- The voluntary influences which regulate the motions of the muscles of mastication pass along the efferent branches of the fifth nerves (trigemini) which accompany its inferior division. The muscles which depress the jaw to open the teeth and the intrinsic muscles of the tongue are supplied by the ninth pair of nerves (except the posterior belly of the digastric, which has a branch from the facial, and the mylohyoid and anterior belly of the digastric, which are supplied from the third division of the fifth). The coordination of the movements of mastication and suction seem to reside in the medulla oblongata, but are obviously under the control of the will.
The afferent impulses which excite the nerve centres in the medulla, and give rise to reflex acts which cause the swallowing movements, pass from the mucous membrane of the fauces along (i) the descending palatine branches of the spheno-palatine ganglion and the second division of the trigeminus, also along (2) the pharyngeal branches of the superior laryngeal branch of the vagus to the medulla, where the coordination of pharyngeal spasm and oesophageal peristalsis is accomplished. Thence the efferent impulses pass by (1) the hypoglossal to the hyoid and glossal muscles, (2) the glosso-pharyngeal and vagus to the pharyngeal plexus to supply the constrictors, and (3) the facial and fifth to supply the fauces and palate, as indicated by their anatomical distribution.
The act of deglutition can be readily excited in an animal which is deprived of all the nerve centres down to the medulla oblongata, and may also be seen in those human monstrosities (anencephalous foetus) without the upper part of the brain being developed, but which can notwithstanding both suck and swallow.
The movements of the oesophagus are reflections from the central nervous system (medulla), both sets of impulses (possibly the afferent and certainly the efferent) passing along the branches of the vagus.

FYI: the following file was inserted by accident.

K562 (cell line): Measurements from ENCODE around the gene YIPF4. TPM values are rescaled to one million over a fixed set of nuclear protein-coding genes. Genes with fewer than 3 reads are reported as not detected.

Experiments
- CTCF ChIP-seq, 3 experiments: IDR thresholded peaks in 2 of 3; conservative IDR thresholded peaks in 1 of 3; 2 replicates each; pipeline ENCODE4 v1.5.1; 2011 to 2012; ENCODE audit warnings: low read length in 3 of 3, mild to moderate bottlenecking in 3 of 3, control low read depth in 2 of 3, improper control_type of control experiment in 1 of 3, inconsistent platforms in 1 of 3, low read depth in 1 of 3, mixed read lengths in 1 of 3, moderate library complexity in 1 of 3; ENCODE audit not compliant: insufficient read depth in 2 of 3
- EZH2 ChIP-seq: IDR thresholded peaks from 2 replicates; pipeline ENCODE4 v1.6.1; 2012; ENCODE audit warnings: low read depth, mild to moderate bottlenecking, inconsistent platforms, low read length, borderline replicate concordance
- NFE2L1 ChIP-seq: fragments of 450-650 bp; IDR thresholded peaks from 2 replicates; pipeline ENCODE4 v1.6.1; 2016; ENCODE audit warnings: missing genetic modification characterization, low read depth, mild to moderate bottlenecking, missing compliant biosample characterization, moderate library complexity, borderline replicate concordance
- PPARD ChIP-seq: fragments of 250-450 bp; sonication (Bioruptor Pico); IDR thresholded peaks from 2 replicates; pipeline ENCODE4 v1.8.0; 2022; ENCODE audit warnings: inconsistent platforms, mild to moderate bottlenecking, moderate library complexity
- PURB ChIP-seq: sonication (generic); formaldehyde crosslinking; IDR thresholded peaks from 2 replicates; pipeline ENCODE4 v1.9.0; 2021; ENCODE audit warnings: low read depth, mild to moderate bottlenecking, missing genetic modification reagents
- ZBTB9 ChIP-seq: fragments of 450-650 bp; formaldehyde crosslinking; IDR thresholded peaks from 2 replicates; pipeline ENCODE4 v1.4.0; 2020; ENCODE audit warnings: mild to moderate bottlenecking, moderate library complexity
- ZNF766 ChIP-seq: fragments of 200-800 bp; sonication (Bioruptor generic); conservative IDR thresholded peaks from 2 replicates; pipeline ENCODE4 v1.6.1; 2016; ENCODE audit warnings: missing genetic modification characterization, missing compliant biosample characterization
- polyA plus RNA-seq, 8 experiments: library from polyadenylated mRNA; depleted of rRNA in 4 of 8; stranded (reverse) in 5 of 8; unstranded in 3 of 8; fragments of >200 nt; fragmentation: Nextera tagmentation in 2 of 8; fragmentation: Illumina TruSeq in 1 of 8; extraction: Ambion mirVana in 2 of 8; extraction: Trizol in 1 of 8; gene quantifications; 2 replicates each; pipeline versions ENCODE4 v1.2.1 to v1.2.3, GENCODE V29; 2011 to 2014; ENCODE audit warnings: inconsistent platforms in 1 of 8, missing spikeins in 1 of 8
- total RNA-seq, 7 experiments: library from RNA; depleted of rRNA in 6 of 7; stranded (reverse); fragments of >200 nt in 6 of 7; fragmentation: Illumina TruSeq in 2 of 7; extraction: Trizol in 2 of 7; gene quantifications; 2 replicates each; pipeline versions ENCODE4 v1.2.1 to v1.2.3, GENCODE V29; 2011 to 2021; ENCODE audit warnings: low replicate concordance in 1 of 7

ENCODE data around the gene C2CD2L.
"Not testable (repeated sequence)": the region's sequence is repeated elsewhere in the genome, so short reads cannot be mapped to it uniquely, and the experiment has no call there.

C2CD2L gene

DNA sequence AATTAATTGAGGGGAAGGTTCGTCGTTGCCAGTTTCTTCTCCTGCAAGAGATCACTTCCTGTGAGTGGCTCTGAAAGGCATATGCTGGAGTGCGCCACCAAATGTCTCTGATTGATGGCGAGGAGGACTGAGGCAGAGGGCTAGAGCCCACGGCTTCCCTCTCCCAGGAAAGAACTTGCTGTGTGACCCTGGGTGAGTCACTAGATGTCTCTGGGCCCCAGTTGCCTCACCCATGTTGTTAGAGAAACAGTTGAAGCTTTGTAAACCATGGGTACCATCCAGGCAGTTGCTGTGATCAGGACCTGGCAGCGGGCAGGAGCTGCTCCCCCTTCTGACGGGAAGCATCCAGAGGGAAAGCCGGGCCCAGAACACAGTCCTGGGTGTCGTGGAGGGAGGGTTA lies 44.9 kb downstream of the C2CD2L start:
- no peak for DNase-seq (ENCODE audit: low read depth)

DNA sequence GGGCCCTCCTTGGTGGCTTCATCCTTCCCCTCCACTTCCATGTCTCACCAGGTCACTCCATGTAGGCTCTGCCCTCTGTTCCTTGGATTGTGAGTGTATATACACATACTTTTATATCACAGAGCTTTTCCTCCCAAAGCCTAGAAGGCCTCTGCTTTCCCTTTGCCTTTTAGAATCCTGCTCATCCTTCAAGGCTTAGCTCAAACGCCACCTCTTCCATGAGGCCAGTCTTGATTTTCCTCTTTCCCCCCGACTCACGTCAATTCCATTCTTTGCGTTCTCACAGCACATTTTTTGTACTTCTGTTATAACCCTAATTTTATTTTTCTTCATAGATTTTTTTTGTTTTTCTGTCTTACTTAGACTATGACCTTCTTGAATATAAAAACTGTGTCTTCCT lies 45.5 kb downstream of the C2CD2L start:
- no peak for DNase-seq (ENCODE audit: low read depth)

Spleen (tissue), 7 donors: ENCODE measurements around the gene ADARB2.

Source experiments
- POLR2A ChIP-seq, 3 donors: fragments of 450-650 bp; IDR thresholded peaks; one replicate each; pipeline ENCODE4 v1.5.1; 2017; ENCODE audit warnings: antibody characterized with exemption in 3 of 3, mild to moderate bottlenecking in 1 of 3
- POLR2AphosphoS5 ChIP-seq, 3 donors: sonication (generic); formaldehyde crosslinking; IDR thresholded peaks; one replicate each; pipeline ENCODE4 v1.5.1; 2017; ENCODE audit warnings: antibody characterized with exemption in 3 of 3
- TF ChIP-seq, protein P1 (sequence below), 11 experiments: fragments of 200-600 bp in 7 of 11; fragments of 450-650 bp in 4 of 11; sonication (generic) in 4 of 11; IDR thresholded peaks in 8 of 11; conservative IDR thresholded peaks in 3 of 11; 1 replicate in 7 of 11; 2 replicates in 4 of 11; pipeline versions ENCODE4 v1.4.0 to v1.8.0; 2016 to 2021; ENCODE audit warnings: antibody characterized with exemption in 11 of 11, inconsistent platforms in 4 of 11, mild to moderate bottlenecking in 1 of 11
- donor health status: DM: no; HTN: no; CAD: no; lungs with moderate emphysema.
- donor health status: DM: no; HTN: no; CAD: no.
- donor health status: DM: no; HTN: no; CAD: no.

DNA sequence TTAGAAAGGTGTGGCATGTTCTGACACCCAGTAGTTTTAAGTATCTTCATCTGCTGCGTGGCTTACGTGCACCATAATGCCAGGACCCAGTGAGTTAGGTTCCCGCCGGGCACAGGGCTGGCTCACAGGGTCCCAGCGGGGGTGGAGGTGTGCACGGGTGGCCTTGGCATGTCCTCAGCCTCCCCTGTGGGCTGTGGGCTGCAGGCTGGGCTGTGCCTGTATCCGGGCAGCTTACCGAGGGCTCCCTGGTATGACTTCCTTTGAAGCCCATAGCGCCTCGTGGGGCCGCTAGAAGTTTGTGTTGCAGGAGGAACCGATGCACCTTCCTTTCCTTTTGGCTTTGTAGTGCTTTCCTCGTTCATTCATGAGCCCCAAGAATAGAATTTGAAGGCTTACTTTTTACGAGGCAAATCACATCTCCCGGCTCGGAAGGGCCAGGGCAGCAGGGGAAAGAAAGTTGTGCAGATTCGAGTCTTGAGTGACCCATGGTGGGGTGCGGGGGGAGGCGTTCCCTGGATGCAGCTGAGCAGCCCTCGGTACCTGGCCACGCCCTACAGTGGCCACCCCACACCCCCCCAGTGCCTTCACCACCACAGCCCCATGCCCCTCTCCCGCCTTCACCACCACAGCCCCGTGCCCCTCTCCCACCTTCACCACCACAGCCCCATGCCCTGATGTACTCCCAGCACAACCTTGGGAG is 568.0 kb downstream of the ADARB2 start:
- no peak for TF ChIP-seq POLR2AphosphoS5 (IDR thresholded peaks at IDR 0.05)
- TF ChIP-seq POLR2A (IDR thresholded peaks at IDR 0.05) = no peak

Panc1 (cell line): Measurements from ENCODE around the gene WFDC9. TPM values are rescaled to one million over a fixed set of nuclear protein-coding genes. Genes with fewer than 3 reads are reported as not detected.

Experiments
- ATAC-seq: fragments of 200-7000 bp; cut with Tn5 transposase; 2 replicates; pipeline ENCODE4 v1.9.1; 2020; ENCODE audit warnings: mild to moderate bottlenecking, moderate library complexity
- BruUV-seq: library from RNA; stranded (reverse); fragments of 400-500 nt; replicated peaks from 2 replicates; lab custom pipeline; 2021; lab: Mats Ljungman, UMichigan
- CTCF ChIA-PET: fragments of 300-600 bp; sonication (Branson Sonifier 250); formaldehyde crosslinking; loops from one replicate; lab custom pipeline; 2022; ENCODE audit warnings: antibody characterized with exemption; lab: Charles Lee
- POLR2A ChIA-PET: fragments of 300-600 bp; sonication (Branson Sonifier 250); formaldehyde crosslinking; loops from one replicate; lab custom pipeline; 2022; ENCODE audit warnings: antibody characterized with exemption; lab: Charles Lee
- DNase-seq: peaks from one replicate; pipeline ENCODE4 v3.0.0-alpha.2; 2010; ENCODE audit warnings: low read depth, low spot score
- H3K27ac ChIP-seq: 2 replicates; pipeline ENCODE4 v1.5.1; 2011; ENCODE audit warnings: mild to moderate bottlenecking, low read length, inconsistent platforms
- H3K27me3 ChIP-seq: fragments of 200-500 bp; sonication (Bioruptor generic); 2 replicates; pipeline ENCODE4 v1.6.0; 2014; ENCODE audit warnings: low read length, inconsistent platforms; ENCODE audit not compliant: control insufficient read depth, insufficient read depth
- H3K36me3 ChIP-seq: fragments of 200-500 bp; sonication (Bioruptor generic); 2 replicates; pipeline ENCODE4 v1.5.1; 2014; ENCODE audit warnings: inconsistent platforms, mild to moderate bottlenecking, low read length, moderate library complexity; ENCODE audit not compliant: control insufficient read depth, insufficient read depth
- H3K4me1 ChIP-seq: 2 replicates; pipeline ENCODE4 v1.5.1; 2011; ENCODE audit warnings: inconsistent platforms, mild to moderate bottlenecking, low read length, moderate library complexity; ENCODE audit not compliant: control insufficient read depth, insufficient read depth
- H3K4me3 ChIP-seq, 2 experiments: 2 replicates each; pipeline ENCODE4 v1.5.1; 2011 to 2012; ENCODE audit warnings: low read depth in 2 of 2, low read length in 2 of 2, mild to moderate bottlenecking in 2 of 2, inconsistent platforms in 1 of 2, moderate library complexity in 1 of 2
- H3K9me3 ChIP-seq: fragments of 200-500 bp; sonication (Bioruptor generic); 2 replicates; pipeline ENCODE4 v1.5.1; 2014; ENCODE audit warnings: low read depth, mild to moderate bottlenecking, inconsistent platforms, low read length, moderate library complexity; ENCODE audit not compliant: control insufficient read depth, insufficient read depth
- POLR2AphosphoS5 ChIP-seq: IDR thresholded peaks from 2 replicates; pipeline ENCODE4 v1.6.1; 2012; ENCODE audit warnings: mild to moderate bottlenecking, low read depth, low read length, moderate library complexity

It would appear that the normal peristaltic movements of the oesophagus are always initiated by a pharyngeal spasm, and that they form an inseparable sequel to it. Thus the wave of contraction passes along the entire length of the oesophagus even when the bolus is stopped mechanically, and, on the other hand, a body introduced into the oesophagus without passing through the pharynx excites no peristaltic wave, and remains motionless.
But it has been observed, in apparent contradiction to the foregoing statement, that the oesophagus when removed from the body, and therefore quite independent of the pharynx and its nervous connections, can be excited to move peristaltically. In this case the medulla or vagus can have no part in bringing about this wave of movement. To explain this discrepancy, it may be urged that the local nerve and muscle mechanism in the tissues of the oesophagus are capable by themselves of carrying out peristaltic contraction independently of the central nerve organs, but that this power is, under ordinary circumstances, held in check by the vagus. The inhibition is temporarily suspended as a sequence of pharyngeal spasm, and consequently a wave of peristaltic contraction is excited in the oesophageal muscles, either in response to the direct stimulus of a passing bolus, or as a result of impulses reflected along the vagus channels from the medulla.
Fig. 54. Diagram of Wall of the Stomach, showing the relative thickness of the mucous membrane (a, b, c) and the transverse (e), oblique (/) and longitudinal muscle fibres.